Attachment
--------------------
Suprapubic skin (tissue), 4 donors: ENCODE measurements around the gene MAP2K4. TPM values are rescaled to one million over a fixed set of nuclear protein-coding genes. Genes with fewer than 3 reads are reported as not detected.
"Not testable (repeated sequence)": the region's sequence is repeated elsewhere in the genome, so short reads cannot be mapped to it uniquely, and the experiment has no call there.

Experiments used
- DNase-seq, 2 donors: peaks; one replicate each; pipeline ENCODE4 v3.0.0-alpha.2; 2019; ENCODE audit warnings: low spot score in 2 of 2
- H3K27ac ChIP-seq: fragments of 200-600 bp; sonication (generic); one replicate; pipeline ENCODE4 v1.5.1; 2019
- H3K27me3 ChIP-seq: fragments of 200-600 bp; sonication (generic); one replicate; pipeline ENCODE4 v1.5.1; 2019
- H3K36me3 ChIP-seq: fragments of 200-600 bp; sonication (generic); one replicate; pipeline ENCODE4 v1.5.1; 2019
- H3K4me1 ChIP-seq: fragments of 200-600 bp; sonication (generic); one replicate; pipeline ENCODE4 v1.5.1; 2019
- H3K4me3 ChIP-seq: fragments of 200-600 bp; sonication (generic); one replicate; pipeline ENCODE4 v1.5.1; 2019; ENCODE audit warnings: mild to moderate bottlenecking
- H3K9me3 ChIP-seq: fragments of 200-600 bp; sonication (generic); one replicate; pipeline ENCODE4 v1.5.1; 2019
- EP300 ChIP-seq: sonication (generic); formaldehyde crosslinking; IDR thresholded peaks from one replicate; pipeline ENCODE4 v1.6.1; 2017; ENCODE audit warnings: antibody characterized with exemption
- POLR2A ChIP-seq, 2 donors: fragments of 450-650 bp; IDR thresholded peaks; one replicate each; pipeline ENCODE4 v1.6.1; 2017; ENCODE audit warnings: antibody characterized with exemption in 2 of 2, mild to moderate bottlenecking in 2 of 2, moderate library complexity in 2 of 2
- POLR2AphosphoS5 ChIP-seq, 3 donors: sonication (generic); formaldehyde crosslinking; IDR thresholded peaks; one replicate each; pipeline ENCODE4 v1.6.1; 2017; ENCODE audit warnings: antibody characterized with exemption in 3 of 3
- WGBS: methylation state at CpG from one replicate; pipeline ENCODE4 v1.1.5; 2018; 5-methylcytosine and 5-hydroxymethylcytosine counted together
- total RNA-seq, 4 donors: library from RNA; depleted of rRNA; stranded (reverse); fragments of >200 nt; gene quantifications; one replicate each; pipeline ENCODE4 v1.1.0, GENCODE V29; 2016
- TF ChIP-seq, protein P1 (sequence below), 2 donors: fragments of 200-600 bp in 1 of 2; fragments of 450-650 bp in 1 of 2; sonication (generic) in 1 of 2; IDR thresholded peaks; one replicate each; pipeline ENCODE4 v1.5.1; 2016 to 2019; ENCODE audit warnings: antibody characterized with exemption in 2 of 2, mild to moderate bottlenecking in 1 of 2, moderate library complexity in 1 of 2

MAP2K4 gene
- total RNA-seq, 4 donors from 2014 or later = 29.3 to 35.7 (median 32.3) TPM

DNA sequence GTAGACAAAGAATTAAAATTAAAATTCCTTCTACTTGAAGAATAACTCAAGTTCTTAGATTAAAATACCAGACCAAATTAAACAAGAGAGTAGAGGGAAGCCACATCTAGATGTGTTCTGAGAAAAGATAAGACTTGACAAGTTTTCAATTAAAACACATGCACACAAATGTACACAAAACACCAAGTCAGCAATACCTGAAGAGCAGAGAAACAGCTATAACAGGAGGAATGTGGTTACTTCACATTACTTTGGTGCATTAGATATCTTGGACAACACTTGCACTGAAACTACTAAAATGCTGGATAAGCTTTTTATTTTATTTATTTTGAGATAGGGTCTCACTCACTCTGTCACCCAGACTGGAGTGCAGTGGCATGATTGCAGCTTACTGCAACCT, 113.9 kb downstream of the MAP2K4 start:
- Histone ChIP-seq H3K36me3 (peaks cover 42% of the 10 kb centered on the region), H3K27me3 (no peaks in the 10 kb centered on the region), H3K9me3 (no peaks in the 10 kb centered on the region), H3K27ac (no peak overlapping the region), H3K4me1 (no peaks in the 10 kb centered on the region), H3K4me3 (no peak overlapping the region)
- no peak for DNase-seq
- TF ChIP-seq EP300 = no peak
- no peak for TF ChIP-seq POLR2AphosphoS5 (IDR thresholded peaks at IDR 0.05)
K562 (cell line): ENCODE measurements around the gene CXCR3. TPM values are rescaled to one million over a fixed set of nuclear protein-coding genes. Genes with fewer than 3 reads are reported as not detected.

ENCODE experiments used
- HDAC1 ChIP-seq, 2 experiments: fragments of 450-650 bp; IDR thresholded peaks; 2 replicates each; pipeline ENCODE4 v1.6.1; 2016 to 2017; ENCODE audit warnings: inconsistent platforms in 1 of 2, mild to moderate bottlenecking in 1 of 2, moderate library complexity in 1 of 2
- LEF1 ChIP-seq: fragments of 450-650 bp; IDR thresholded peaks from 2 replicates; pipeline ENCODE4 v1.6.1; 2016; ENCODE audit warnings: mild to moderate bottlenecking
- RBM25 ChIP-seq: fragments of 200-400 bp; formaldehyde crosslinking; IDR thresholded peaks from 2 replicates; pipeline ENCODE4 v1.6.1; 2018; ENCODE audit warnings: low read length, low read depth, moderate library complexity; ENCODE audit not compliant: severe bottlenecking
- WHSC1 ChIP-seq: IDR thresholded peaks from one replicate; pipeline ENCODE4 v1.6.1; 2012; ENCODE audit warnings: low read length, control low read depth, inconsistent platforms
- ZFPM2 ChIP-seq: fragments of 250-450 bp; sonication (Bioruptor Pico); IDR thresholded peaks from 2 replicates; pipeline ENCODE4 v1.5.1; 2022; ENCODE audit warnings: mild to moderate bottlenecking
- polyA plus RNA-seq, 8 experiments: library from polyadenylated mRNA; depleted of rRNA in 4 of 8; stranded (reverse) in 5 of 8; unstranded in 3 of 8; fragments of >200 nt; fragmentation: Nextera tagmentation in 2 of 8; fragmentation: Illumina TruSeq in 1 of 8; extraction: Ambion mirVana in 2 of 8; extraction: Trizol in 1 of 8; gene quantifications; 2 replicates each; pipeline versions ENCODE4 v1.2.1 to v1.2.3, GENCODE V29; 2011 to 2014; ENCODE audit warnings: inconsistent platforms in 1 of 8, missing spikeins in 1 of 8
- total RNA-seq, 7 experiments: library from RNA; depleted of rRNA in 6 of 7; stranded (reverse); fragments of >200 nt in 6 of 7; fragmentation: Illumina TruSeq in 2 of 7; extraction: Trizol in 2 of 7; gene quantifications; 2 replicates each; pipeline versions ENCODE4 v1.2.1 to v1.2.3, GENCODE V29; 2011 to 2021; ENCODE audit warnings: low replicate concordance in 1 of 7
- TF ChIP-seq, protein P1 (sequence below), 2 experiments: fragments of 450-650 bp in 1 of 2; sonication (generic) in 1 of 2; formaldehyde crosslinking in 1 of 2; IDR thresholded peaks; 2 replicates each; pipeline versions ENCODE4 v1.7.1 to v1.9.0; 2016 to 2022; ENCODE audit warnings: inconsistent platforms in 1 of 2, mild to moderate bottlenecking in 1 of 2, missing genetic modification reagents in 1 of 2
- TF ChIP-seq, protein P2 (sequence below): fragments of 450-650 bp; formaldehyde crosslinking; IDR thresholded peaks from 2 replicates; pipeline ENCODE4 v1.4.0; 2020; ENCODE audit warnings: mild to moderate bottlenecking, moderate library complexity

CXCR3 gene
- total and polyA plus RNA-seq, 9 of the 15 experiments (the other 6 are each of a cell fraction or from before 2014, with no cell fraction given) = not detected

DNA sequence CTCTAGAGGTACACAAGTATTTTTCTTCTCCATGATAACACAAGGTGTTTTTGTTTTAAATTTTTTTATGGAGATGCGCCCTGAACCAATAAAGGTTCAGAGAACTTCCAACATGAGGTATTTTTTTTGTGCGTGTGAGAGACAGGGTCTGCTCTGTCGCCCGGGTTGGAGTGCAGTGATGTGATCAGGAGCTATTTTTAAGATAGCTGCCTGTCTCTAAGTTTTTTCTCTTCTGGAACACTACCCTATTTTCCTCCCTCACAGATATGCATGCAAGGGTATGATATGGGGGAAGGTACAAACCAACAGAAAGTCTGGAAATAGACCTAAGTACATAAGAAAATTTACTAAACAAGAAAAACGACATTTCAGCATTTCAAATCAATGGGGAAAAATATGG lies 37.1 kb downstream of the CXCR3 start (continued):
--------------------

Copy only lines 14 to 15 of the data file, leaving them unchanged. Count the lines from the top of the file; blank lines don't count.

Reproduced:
- WGBS: methylation state at CpG from one replicate; pipeline ENCODE4 v1.1.5; 2018; 5-methylcytosine and 5-hydroxymethylcytosine counted together
- total RNA-seq, 4 donors: library from RNA; depleted of rRNA; stranded (reverse); fragments of >200 nt; gene quantifications; one replicate each; pipeline ENCODE4 v1.1.0, GENCODE V29; 2016